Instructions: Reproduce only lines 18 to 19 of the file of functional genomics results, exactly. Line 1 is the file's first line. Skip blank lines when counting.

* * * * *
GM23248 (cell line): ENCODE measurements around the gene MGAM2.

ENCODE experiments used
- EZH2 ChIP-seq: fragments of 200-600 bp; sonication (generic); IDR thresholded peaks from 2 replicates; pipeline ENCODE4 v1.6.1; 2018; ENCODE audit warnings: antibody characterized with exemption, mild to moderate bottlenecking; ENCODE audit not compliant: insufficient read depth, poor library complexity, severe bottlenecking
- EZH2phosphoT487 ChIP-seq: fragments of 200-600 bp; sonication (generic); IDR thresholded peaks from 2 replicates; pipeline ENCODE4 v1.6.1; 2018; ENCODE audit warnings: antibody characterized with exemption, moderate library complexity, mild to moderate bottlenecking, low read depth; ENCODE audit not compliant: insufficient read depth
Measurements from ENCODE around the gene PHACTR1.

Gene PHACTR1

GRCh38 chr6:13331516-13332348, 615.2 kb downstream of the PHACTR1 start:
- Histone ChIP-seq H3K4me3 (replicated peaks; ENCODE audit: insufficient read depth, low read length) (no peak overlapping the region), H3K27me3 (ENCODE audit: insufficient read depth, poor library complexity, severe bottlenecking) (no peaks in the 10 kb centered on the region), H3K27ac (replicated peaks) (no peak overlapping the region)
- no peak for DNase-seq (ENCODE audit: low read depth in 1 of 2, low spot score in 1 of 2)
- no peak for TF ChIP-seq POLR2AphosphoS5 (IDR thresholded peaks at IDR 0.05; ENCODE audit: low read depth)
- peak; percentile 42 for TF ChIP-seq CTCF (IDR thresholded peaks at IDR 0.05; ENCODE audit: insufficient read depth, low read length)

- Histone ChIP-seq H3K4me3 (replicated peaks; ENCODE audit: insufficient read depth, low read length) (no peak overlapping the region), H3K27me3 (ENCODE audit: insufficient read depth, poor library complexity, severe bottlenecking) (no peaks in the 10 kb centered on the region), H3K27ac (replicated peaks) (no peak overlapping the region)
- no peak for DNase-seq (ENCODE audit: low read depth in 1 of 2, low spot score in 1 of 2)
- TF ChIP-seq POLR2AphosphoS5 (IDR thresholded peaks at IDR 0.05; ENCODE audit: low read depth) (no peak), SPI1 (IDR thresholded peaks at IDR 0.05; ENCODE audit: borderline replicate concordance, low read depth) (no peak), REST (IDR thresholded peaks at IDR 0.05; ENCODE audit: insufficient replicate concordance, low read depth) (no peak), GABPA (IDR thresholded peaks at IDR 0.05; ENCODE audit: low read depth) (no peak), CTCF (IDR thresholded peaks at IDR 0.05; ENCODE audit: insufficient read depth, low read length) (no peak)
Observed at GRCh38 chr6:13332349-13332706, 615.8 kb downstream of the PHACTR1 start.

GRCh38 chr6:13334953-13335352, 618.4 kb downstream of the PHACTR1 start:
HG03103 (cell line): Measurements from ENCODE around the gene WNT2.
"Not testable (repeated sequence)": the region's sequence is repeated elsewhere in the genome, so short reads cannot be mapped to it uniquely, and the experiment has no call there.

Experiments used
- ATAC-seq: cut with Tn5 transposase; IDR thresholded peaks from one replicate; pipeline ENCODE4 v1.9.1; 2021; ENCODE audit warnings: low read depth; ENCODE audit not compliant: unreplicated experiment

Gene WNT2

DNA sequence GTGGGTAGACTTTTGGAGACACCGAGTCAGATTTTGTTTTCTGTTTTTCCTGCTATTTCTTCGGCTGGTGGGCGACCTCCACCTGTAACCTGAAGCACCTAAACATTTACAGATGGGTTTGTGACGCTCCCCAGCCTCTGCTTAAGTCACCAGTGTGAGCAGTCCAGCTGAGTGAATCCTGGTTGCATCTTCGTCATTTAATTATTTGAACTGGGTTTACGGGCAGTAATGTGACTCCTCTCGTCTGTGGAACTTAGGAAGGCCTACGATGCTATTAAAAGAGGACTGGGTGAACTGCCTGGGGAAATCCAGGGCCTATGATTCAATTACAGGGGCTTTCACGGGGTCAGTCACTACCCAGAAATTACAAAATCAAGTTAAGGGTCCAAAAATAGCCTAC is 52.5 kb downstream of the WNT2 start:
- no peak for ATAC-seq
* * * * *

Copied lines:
"Not testable (repeated sequence)": the region's sequence is repeated elsewhere in the genome, so short reads cannot be mapped to it uniquely, and the experiment has no call there.

Experiments used